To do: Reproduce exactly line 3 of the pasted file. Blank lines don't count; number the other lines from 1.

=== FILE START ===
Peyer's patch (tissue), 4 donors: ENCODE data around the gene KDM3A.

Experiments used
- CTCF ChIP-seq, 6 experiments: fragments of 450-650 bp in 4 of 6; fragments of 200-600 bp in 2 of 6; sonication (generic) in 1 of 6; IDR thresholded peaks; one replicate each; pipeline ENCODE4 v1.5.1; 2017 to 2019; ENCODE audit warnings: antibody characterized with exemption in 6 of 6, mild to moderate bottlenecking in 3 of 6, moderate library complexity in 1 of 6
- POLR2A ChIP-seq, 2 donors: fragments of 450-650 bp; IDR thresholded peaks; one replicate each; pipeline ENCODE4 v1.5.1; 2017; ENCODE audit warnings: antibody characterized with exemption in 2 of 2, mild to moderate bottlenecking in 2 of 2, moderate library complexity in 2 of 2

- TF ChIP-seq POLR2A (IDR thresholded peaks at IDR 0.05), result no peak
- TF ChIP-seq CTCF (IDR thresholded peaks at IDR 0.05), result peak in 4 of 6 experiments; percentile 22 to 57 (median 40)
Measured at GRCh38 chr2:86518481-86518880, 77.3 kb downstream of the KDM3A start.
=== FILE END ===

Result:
- CTCF ChIP-seq, 6 experiments: fragments of 450-650 bp in 4 of 6; fragments of 200-600 bp in 2 of 6; sonication (generic) in 1 of 6; IDR thresholded peaks; one replicate each; pipeline ENCODE4 v1.5.1; 2017 to 2019; ENCODE audit warnings: antibody characterized with exemption in 6 of 6, mild to moderate bottlenecking in 3 of 6, moderate library complexity in 1 of 6